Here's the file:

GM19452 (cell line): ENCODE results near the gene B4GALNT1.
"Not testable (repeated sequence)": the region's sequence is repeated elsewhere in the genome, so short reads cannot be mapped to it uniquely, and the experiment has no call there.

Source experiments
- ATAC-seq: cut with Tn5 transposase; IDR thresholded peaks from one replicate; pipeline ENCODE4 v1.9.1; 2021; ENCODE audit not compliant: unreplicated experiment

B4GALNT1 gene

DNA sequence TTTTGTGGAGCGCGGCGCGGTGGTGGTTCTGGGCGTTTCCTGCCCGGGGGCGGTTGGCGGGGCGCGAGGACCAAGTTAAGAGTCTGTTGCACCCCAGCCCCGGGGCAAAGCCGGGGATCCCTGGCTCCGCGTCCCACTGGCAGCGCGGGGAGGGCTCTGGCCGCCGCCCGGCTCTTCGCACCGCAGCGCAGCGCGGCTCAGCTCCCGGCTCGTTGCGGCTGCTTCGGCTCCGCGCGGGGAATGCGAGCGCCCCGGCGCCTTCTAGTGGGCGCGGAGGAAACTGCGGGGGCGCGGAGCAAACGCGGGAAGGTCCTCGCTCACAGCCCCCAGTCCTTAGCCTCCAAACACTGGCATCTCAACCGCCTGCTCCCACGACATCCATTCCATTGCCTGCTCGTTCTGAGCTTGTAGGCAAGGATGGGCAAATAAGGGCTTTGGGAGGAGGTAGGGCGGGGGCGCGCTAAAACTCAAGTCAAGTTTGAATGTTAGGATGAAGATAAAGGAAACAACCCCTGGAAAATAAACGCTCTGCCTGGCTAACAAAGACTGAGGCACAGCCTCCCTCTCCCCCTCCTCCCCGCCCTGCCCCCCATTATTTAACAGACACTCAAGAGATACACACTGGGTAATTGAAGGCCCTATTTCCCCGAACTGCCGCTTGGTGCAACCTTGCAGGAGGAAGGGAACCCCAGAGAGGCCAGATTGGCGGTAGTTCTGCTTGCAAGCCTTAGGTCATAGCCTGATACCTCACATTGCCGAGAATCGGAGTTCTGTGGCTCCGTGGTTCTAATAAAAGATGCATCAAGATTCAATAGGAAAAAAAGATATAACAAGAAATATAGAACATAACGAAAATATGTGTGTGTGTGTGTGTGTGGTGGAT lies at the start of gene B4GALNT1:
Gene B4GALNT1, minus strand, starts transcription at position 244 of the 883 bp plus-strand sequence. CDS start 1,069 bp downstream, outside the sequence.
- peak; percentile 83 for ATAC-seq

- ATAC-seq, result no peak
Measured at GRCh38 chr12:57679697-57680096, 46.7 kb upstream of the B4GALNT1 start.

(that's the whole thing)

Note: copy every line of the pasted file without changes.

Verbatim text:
GM19452 (cell line): ENCODE results near the gene B4GALNT1.
"Not testable (repeated sequence)": the region's sequence is repeated elsewhere in the genome, so short reads cannot be mapped to it uniquely, and the experiment has no call there.

Source experiments
- ATAC-seq: cut with Tn5 transposase; IDR thresholded peaks from one replicate; pipeline ENCODE4 v1.9.1; 2021; ENCODE audit not compliant: unreplicated experiment

B4GALNT1 gene

DNA sequence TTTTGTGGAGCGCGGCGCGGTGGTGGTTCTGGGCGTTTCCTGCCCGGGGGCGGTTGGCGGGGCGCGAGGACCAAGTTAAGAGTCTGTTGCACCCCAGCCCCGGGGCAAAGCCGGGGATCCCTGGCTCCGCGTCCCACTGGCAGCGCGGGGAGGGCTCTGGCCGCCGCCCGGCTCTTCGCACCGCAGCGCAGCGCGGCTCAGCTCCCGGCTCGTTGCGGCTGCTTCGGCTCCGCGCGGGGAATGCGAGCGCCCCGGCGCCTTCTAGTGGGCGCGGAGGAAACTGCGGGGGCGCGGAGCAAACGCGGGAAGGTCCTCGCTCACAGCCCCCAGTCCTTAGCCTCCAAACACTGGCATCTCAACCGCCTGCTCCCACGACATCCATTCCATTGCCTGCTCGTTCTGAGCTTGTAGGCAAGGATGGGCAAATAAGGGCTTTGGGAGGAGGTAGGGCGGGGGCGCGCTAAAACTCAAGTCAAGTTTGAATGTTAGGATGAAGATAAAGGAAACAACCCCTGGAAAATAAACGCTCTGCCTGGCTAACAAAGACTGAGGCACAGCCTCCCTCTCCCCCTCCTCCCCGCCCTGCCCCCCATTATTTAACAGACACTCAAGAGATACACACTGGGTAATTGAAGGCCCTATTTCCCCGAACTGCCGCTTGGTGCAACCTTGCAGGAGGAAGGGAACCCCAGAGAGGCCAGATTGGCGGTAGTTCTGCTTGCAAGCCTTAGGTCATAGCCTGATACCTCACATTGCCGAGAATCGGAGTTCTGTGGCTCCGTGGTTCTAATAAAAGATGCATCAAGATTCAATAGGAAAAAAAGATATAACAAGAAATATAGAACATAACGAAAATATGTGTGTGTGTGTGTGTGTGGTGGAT lies at the start of gene B4GALNT1:
Gene B4GALNT1, minus strand, starts transcription at position 244 of the 883 bp plus-strand sequence. CDS start 1,069 bp downstream, outside the sequence.
- peak; percentile 83 for ATAC-seq

- ATAC-seq, result no peak
Measured at GRCh38 chr12:57679697-57680096, 46.7 kb upstream of the B4GALNT1 start.